Lipinski Opposes 'Fast Track' Bill That He Says Will Cut U.S. Jobs
DesPlaines Valley News
Editor's Note: The House narrowly approved 219-211 the "fast track" bill on Friday, but effectively blocked it by defeating a companion bill 126-302 that would have provide aid to workers affected by the trade bill. The House is expected to vote on the aid measure again on Tuesday.
President Obama has received no support from local Democratic congressmen for his Trade Promotion Authority bill, known as Fast Track Authority, which he was hoping the U.S. House would pass soon, perhaps even this week.
U.S. Rep. Dan Lipinski (D-3rd) is among the most vocal opponents of the bill, which the Senate passed on May 22 by a vote of 62-37.
Because of Lipinski and more than 120 other Democrats in the House who have come out against it, winning passage in the House is expected to be considerably harder and will require a lot of Republican support.
Rep. Michael Quigley (D-5th) is the only Chicago-area Democrat supporting the measure, which would give the administration final authority on any trade agreement signed. Congress would only be able to vote up or down on any agreement negotiated, without making any amendments.
Obama has said it would allow him to negotiate more favorable treaties for the United States, if other countries could be assured that there would be no changes made after the negotiations were completed.
"I am definitely opposing it,” said Lipinski recently. "I think Congress should not give up its authority to amend any trade agreement.”
"Congress will not be able to amend agreements and should not be giving up so much power to the president,” he continued, noting that if the fast-track legislation is passed, it would be in place for three to six years, well into the next administration.
"Some people see this as a union issue, but it is more than that. The unions are strongly opposed to it, but so are most manufacturers in Bedford Park, Bridgeview and elsewhere in the 3rd District,” said Lipinski.
He said representatives of Taubensee Steel & Wire Co., which has a location in Bridgeview, were in Washington in April to voice their opposition to Fast Track. Bill Hickey, the CEO of Lapham-Hickey Steel in Bedford Park, has also spoken out against the legislation, according to Lipinski.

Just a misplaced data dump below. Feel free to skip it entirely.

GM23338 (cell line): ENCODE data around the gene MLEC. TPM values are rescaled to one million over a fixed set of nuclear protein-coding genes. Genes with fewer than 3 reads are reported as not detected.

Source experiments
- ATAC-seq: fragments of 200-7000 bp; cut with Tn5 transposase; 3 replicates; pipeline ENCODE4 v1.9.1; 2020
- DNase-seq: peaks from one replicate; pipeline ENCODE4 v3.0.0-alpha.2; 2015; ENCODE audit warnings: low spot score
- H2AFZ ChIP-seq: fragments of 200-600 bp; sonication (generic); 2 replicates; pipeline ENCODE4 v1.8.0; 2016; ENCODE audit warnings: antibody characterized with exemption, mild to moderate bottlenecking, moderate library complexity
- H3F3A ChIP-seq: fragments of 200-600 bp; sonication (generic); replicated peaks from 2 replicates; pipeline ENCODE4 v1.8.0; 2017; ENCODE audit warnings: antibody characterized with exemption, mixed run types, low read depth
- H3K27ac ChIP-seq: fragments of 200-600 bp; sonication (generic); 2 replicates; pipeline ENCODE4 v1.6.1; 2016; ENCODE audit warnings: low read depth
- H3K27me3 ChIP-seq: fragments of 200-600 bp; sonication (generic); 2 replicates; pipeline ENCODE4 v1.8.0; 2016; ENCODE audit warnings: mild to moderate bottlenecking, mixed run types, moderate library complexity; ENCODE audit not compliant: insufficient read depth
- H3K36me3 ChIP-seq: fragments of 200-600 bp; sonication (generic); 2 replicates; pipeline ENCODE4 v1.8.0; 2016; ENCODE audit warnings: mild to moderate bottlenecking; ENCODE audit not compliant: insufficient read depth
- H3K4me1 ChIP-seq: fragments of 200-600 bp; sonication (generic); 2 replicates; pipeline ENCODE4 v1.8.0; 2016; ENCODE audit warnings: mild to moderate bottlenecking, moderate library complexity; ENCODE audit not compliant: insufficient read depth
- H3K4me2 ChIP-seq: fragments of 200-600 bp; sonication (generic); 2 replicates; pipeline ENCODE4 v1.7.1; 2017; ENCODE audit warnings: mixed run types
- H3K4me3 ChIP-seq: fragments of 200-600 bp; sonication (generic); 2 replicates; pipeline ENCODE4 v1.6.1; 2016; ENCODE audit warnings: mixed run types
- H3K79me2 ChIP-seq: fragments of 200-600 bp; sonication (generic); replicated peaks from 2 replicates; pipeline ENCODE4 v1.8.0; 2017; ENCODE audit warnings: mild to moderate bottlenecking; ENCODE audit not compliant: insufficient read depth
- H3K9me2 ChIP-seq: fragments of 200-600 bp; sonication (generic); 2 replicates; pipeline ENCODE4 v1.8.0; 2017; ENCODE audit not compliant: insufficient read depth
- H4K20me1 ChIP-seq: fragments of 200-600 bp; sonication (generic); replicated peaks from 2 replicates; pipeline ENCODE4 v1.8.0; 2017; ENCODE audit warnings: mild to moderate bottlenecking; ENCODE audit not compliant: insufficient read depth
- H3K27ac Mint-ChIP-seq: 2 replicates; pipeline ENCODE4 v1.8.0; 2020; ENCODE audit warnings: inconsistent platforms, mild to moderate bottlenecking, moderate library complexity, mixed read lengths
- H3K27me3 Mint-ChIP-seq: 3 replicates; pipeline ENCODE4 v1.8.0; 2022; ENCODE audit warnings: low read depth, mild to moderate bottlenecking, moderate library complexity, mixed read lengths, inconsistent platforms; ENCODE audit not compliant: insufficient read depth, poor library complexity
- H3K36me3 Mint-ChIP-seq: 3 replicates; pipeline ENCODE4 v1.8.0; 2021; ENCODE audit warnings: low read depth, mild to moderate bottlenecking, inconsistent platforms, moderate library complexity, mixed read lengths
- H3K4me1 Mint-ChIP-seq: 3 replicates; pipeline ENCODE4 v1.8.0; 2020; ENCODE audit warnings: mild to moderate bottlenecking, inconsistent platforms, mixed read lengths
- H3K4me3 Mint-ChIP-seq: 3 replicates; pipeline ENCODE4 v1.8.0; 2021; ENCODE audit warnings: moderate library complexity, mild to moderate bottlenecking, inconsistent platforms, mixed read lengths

"Going back to NAFTA, look how damaging that was to many manufacturers here,” he said, referring to the North American Free Trade Agreement finalized by President Bill Clinton. He pointed out that "fast track” was used for NAFTA, too. Lipinski’s father, former Rep. Bill Lipinski, opposed that treaty, which went into effect in 1994. It is blamed for many U.S. job losses caused by the removal of trade tariffs between the U.S., Canada and Mexico.
The congressman said the U.S.-Korean Free Trade Agreement, signed in 2010, also harmed U.S. manufacturing. "We were promised that would create 70,000 jobs, but 60,000 jobs have been lost since then,” he said. "Slightly more U.S. exports go to South Korea now, but we are getting more imports.”
Lipinski said Obama wants the fast-track legislation to be approved soon, to enable him to conclude negotiations on the Trans-Pacific Partnership, or TPP, a treaty with 11 other countries, including Canada, Mexico, Chile, Peru, Australia, New Zealand, Brunei, Japan, Malaysia, New Zealand, Singapore and Vietnam.
Obama has lobbied many congressmen, asking them to vote in favor of the bill. But Lipinski said he was not among those called.
"Probably because I came out against it so early, he knew I wasn’t going to change my mind,” said Lipinski. In fact, the president and congressman have not spoken to each other in years, dating back to Obama’s failed attempt to get Lipinski to vote for the Affordable Care Act in 2010.
The president has promised that he will keep Congress informed and up-to-date about the progress of all treaty negotiations, but Lipinski said that is not enough.
He said the TPP negotiations are nearly complete, and as a congressman, he has been allowed to see the documents already been drawn up. However, he is not allowed to take notes on what he has seen, and no smartphones or cameras are allowed in the top-secret room.
"I think the administration should be willing to show the American people what is being negotiated before it is finalized,” he said.